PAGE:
The committee has made a very important recommendation about vocational education which has remained under-developed as it is perceived to be largely for the poor, who either cannot afford academic education or who pass out of poorly-equipped and uninspiring schools with low marks. Students who go for vocational and technical education after completing higher secondary education are deprived of any possibility of pursuing higher education after completing their vocational or technical training. Therefore, the committee recommended that this sector should be brought under the purview of universities and necessary accreditation to the courses available in polytechnics, industrial training institutions (ITIs), etc. should be provided. Additionally the barriers to entry into universities for students going through vocational training should be lowered to enable them to upgrade their knowledge base at any stage of their careers. This has been a longstanding aspiration and demand of the students studying in ITIs and polytechnics. This recommendation, if implemented, will certainly help these students wishing to return to universities and institutions of higher education for degree programmes without wasting the time they spent in these institutions.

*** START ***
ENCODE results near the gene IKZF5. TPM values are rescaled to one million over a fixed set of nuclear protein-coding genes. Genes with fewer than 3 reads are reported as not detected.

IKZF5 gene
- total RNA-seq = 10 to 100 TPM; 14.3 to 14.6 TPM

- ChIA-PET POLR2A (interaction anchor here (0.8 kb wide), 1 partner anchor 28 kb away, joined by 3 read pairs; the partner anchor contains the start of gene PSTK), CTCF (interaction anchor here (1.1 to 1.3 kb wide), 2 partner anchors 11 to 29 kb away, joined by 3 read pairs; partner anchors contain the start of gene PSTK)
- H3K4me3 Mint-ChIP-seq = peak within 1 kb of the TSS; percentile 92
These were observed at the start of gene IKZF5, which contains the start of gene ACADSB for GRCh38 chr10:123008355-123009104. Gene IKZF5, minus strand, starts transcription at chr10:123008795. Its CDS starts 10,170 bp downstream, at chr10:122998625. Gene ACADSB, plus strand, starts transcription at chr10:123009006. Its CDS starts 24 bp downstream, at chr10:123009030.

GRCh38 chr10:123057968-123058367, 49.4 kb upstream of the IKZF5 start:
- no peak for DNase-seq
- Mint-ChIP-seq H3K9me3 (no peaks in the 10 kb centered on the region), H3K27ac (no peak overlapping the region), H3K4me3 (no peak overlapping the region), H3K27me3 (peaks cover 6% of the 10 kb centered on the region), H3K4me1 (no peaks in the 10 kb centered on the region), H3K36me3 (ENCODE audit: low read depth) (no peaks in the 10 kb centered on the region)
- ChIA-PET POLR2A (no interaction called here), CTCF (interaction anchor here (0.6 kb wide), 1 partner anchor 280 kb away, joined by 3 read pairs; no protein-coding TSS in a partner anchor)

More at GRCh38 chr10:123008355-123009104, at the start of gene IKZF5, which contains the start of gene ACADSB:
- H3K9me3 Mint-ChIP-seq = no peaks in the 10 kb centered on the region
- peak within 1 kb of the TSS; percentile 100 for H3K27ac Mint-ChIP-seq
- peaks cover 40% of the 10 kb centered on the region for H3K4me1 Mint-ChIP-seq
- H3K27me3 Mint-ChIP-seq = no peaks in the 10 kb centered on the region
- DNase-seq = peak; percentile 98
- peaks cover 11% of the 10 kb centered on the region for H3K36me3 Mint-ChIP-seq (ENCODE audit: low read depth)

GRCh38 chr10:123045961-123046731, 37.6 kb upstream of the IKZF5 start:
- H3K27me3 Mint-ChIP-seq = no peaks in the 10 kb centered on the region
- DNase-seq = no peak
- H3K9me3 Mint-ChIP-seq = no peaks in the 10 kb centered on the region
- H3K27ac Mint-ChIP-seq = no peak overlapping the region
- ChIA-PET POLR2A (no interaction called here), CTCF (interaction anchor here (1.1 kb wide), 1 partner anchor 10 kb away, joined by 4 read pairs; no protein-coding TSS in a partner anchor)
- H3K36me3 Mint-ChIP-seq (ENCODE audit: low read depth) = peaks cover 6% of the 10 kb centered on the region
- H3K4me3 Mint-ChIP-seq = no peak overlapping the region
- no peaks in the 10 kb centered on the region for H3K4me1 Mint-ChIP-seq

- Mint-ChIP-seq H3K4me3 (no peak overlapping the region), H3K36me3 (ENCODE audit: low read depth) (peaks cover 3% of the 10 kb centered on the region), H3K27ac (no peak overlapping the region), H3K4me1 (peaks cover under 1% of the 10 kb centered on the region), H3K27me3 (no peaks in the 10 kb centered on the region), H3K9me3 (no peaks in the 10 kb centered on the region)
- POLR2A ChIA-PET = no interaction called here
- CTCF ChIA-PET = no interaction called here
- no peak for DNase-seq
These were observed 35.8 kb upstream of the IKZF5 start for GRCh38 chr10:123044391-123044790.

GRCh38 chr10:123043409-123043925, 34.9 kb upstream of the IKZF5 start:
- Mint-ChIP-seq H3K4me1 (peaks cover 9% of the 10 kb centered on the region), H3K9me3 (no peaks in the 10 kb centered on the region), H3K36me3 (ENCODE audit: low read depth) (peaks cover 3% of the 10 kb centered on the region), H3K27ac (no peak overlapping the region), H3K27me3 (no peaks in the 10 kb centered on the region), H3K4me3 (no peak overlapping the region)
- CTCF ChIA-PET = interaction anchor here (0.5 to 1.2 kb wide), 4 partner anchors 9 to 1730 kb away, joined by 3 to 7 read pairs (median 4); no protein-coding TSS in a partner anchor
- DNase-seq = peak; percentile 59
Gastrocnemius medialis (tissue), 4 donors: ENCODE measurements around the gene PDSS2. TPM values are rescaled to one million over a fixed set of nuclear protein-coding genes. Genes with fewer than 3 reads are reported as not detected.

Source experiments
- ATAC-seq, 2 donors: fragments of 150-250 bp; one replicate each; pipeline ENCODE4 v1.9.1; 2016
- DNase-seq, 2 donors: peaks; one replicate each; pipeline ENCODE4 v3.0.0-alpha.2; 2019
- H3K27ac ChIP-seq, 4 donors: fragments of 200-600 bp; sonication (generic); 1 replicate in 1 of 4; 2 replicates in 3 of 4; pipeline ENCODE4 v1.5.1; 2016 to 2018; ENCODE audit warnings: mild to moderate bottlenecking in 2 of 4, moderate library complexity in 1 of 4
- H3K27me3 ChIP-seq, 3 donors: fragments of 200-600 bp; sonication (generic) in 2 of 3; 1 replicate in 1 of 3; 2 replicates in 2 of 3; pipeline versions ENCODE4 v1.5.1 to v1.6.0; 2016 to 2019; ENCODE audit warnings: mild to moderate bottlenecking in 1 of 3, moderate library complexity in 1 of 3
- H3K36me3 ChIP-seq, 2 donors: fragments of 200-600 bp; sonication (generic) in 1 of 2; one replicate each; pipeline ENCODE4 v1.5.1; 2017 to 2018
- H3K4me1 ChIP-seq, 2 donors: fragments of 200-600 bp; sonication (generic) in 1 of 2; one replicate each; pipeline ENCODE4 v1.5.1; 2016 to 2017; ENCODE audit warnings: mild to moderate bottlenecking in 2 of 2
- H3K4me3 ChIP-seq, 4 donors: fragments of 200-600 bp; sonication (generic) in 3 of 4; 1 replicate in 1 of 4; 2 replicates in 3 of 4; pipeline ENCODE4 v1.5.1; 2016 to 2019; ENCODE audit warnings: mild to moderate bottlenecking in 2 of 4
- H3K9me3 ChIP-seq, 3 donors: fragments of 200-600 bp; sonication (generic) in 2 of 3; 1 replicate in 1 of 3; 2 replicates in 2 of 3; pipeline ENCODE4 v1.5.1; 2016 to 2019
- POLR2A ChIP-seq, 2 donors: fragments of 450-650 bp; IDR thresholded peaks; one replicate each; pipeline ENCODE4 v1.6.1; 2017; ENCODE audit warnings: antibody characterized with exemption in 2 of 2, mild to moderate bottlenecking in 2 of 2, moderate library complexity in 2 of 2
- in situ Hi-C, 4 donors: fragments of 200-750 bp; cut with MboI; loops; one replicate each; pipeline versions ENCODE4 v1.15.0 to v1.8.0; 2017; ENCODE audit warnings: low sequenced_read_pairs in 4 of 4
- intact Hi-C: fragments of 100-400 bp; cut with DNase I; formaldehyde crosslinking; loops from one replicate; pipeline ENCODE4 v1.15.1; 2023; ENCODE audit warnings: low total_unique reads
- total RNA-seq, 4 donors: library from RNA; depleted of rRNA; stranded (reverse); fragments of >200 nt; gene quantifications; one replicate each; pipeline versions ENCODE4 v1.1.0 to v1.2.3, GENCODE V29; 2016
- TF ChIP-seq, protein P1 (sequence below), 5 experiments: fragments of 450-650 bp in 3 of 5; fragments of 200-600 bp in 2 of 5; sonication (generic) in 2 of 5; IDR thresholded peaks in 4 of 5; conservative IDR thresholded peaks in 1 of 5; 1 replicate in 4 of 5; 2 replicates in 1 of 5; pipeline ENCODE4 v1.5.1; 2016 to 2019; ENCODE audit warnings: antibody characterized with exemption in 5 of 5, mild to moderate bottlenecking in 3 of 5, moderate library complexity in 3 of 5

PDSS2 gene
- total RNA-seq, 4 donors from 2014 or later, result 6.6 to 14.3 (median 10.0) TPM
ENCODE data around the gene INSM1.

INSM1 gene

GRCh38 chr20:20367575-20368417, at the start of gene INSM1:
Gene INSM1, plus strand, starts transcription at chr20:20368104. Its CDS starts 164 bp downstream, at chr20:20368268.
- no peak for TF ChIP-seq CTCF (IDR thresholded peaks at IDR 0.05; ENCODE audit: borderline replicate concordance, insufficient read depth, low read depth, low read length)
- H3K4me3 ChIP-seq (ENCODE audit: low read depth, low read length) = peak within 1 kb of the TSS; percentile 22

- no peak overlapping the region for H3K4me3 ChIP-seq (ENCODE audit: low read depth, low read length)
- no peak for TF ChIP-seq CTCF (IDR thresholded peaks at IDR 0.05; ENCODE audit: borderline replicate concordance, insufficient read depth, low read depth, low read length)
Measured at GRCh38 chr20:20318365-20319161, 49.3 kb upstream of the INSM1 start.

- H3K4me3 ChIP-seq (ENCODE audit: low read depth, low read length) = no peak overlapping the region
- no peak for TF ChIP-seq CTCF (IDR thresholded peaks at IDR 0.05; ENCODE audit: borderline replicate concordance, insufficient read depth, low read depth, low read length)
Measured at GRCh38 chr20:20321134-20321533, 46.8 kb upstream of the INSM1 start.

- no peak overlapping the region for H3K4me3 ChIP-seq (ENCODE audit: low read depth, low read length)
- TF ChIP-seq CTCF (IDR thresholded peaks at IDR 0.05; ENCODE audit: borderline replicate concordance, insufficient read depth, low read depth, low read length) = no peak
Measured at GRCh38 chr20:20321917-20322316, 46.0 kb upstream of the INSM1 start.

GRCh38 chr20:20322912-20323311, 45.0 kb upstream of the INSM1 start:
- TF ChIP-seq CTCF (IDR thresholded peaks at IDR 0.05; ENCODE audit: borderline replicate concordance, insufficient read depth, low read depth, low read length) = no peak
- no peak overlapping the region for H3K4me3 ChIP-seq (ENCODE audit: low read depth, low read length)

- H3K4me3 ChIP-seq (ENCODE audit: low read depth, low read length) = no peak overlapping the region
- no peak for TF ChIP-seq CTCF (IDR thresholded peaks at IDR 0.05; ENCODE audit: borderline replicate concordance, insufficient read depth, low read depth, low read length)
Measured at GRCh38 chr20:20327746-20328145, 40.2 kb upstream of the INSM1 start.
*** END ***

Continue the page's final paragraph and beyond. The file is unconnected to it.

ON STATE UNIVERSITIES

AND COLLEGES

 

“The development of all young people, be they in state-run institutions or central institutions, is a national responsibility and there cannot be any discrimination between the two. All the facilities given to central universities should be made available to the state universities. To achieve this, state governments would need to significantly enhance their support to the universities while the centre should make matching incentivising allocations available in a sense of a joint national enterprise.” Qualitative development of the colleges should be the priority. The committee stated that money needs to be made available for the qualitative development of colleges.

 

The state governments have been demanding increased funds for the development of their universities and colleges. The UPA government should make funds available to states for expansion, development and strengthening of higher education.

 

ON PRIVATE

HIGHER EDUCATION

 

The Yash Pal committee has noted all the ills of private higher education institutions which we have also been highlighting in these columns and demanding a comprehensive legislation to bring them under social control. The committee noted that there had been no guidelines to assess the competence of private investors to run technical institutions.